Reminiscences of Mary Thompson, daughter of the British Vice-Consul in Livorno Wednesday, Feb 29 2012 

by Piero Posarelli, edited by Matteo Giunti.

On the Internet site www.bristowefamilies.com, we can read the passage Reminiscences of my young days, written by Mary Thompson, daughter of Frederick Thompson who was British Vice-Consul in Livorno from 1839 to 1852. The first part of the Reminiscences speaks about Mary’s memories of that period, when Livorno was full of revolutionary ideas that brought to the battle of Porta San Marco in 1849. On the site we can also find information about her father and her family.

There is little known about the first years of Frederick Thompson’s life. We know that  he was born about 1805 in Maldon, Essex, England, and that for some unknown reasons he went to Malta where he opened a school. In Malta he met and married Mary Ann [Mary Ann Bingham born 1810, NdR], who was born there from English parents [William Bingham and Eleanor Temple, NdR], and had two children: Fred (born in 1833) and Mary (born in 1835). It is from the information that Mary left us in the form of reminiscences written in her later life in Charlcombe, Somerset, England that it is possible to piece together some of the events surrounding the life of this family. (more…)

History of the Old English Cemetery: a new page of the blog. Wednesday, Feb 22 2012 

Introduction.

The survey of the Old English Cemetery of Livorno which I began in 2009 and my subsequent analysis of the data has revealed an elevated amount of discrepancies. Some examples are: the position of the existing tombstones not matching the complete survey made in 1906 (see below), the great number of missing slabs and tombstones, the astonishing collages of inscription fragments mounted together with no apparent logic, some artistically/historically incoherent monuments, the total loss of the iron railings that were enclosing a number of graves, the mysteriously empty areas, the enormous quantities of debris, dumping material and objects found everywhere, etc…

The very limited local bibliography on the subject lacks any detail on the history of the cemetery, and gives only opinions and hypotheses. It relays unreliable information from previous books and articles and transmits oral statements of unknown origins. Everything about this place has always been uncertain, from the year of its foundation (historians have dated it anywhere from 1594 to 1737), to the events of World War II. On the other hand, Prof. Stefano Villani has provided some very interesting evidence about the enclosure of the cemetery and other documents related to the first hundred years of the burial ground’s existence. I recently discovered the testament of a Leghorn merchant which finally establishes, for the first time, the year of the foundation of this cemetery (see related article on this blog).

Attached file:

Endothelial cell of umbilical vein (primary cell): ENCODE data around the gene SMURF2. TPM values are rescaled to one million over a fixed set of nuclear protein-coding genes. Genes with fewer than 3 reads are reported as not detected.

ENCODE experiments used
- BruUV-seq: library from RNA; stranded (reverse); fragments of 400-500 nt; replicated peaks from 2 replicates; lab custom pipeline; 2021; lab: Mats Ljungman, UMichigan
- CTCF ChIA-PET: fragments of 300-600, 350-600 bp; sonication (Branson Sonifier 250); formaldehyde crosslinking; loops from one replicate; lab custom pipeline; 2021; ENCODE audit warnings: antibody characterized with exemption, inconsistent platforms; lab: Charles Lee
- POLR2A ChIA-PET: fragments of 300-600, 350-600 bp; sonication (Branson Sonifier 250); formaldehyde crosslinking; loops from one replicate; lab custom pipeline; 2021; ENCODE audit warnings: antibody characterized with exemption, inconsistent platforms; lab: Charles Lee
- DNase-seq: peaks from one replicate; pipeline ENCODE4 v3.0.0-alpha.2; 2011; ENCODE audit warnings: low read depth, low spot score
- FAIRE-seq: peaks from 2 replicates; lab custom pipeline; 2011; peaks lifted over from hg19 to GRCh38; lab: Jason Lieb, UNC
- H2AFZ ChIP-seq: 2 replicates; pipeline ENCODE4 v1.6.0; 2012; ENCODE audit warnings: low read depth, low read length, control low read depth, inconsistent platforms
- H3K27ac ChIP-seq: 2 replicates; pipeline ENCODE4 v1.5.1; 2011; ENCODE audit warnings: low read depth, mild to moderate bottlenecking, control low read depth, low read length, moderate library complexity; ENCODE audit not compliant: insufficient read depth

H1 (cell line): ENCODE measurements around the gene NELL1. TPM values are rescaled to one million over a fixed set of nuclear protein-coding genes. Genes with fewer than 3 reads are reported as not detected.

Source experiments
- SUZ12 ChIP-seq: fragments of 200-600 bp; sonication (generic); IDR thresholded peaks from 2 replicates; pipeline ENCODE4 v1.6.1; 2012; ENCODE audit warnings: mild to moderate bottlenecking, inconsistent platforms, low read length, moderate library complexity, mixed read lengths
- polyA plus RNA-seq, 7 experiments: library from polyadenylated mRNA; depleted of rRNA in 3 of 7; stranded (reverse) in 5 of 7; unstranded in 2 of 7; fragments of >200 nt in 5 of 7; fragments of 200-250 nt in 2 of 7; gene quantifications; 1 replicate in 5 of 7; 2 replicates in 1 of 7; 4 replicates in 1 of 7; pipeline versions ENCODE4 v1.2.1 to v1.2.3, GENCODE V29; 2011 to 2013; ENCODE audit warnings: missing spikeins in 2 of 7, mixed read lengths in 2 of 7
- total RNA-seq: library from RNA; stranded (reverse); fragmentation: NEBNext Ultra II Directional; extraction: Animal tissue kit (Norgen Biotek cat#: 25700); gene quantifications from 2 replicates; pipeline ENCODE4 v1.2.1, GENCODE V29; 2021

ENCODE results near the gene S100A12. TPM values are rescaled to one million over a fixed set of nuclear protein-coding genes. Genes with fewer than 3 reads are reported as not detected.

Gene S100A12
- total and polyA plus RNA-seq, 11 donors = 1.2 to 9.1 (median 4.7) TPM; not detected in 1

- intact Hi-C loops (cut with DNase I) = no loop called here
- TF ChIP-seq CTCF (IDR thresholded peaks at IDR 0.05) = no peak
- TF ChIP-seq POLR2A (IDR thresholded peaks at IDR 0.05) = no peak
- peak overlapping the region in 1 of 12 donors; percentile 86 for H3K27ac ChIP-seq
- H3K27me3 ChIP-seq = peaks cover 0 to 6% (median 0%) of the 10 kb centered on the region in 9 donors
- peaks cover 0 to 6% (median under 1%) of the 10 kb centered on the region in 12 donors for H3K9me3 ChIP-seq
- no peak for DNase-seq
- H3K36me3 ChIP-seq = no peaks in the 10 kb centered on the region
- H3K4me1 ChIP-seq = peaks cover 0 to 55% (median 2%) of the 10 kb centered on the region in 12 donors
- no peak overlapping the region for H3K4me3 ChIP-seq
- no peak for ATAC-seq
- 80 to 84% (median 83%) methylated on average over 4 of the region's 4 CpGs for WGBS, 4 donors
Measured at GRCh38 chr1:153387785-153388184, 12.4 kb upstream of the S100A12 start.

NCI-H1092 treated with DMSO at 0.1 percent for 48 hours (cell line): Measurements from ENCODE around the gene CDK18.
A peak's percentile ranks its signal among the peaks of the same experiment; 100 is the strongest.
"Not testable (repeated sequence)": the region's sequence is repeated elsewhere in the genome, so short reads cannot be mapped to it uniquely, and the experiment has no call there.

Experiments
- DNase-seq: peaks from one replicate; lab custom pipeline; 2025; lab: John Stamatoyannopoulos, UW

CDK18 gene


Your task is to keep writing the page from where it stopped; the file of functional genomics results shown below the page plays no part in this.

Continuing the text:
Read the new page: History of the Old English Cemetery of Livorno: an outline.

Diplomats buried at the Old English Cemetery of Livorno – Part 1 Friday, Feb 3 2012 

Sir John Dick and his mysterious mausoleum

The choice of this beautiful portrait by Gilbert Stuart of Sir John Dick (1721-1804), British Consul at Livorno from 1754 to 1776, was inspired by the strange fact (as some scholars and historians argued) that, in the Old English Cemetery of this place, one cannot find any burial of the several English consuls who lived here since the beginning of the 17th century, until the cemetery was finally closed in 1840 (we will be talking about the New English Cemetery in a specific article sometime later). This “absence” of consular and diplomatic graves is indeed a fact but, as I will show in the next parts of this article, it’s still not entirely true. Sir John Dick himself, or more precisely his grave, is also protagonist of another strange mystery (more…)

Capt. John Wood, killed in the 1653 Battle of Leghorn and his “forgotten italian grave” Wednesday, Oct 27 2010 



The Battle of Leghorn: Overview

The battle took place on 14 March 1653 (4 March 1652 Old Style), during the First Anglo-Dutch War, in the waters off Livorno. It was a victory of a Dutch fleet under Commodore Johan van Galen over an English squadron under Captain Henry Appleton. Afterward an English fleet under Captain Richard Badiley, which Appleton had been trying to reach, approached but was outnumbered and fled.  Appleton’s squadron comprised two warships: the Bonaventure (44 guns) and Leopard (48), and four armed merchantmen: the Sampson (40), the Mary (30), the Peregrine (30) and the Levant Merchant (30). (more…)

Montgomery Carmichael on the Old British Cemetery of Leghorn Friday, Apr 9 2010 

The text that follows, written by Carmichael,  is the beautiful introduction to the book “The inscriptions in the Old British Cemetery of Leghorn” by Gery Milner-Gibson-Cullum and Francis Campbell Macauley (1906). I tried to reproduce it here with the notes and some hyper-text links.

To read his monuments, to weigh his dust,
Visit his vaults, and dwell among the tombs.
. . . . . . . . . . . . . . . . . . . . . . . . . . . . . .
I widen my horizon, gain new powers,
See things invisible, feel things remote,
Am present with futurities; think nought
To man so foreign, as the joys possest,
Nought so much his as those beyond the grave.
YOUNG.

It was not without considerable diffidence that (more…)

A dispute on Tobias Smollett’s burial in Livorno dated 1898. Wednesday, Apr 7 2010 

 

In the Notes and Queries periodical, year 1898, 9th series, vol.1, p.201, 309 and 510 appeared an interesting exchange between R.N. Captain James Buchan Telfer and the British Vice-Consul at Leghorn Montgomery Carmichael. I thought it would be interesting to offer a copy of the originals (more…)

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